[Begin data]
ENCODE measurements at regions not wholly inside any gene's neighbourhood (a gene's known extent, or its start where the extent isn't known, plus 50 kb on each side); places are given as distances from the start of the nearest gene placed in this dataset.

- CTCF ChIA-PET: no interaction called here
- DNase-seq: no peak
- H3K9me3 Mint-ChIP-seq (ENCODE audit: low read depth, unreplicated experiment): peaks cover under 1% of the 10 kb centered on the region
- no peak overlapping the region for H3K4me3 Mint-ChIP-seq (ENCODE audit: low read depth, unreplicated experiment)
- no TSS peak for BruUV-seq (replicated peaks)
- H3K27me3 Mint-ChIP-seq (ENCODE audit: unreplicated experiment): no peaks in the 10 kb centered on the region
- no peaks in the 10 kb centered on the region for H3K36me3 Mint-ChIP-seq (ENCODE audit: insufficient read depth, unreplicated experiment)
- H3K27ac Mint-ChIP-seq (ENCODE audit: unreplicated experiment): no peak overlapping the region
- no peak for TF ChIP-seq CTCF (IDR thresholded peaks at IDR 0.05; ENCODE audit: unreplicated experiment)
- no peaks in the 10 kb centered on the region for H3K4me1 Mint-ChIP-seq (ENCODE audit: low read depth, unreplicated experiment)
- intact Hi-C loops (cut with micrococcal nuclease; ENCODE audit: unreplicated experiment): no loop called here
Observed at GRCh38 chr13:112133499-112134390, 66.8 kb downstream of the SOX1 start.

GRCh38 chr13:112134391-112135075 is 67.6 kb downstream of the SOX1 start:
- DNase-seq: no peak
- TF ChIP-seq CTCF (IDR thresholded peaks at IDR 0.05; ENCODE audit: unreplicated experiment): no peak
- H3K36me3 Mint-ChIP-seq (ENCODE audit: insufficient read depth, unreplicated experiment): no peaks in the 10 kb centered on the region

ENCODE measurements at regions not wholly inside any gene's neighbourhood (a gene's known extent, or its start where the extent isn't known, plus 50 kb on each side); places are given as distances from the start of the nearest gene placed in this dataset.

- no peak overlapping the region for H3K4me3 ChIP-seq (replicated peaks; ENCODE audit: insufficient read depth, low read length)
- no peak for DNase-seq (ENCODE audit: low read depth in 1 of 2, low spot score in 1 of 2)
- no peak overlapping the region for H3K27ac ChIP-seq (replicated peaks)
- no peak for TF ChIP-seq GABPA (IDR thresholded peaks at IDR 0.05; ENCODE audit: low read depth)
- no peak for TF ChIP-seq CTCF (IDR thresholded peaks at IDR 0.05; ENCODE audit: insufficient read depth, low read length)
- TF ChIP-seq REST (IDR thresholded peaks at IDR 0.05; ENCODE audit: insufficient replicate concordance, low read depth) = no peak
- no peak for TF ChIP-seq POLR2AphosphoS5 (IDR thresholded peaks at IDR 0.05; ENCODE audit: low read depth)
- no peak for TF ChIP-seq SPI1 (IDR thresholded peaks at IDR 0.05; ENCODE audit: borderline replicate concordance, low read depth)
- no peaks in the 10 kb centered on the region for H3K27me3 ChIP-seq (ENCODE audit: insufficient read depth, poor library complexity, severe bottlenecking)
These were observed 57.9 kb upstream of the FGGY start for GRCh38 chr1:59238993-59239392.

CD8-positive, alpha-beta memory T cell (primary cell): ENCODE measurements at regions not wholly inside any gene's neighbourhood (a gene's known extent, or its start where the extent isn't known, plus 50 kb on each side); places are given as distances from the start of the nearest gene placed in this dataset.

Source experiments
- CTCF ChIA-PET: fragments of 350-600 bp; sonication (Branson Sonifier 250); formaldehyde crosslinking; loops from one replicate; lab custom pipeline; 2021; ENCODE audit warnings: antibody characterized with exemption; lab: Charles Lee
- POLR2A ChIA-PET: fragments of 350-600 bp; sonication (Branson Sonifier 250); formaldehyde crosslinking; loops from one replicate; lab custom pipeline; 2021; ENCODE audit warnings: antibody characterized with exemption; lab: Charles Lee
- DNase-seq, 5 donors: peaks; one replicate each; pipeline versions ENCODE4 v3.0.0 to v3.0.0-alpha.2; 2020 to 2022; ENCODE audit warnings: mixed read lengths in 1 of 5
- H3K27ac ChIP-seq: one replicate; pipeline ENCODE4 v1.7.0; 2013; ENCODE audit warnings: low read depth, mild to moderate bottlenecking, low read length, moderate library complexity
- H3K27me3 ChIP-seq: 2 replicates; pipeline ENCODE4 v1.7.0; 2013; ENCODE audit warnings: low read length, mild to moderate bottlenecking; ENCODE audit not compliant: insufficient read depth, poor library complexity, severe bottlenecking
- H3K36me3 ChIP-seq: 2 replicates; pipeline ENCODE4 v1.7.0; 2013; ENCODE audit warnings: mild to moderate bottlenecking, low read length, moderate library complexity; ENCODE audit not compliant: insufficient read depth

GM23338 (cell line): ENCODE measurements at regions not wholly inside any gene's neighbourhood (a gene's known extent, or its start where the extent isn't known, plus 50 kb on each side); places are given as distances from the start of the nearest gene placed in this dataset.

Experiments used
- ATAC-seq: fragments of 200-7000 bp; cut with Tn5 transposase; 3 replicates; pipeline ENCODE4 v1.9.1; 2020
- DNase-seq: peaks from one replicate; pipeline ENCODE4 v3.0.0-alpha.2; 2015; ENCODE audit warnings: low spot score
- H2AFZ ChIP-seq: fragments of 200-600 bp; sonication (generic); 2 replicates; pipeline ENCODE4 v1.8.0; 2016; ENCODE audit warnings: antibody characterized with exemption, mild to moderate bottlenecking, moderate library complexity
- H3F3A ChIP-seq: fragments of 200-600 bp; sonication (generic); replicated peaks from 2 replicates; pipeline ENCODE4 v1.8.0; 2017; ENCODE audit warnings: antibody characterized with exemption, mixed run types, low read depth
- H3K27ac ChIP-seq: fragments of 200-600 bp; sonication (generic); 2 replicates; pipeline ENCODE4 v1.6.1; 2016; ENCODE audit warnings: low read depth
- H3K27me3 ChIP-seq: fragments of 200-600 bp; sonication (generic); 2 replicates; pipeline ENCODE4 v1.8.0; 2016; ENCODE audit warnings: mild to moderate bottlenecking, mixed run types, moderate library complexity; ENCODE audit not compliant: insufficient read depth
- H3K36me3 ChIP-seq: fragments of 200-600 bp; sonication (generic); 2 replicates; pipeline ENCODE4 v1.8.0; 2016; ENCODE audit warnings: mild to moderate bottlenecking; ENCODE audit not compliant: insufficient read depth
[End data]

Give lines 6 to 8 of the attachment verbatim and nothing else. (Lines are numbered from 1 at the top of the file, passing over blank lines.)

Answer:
- no TSS peak for BruUV-seq (replicated peaks)
- H3K27me3 Mint-ChIP-seq (ENCODE audit: unreplicated experiment): no peaks in the 10 kb centered on the region
- no peaks in the 10 kb centered on the region for H3K36me3 Mint-ChIP-seq (ENCODE audit: insufficient read depth, unreplicated experiment)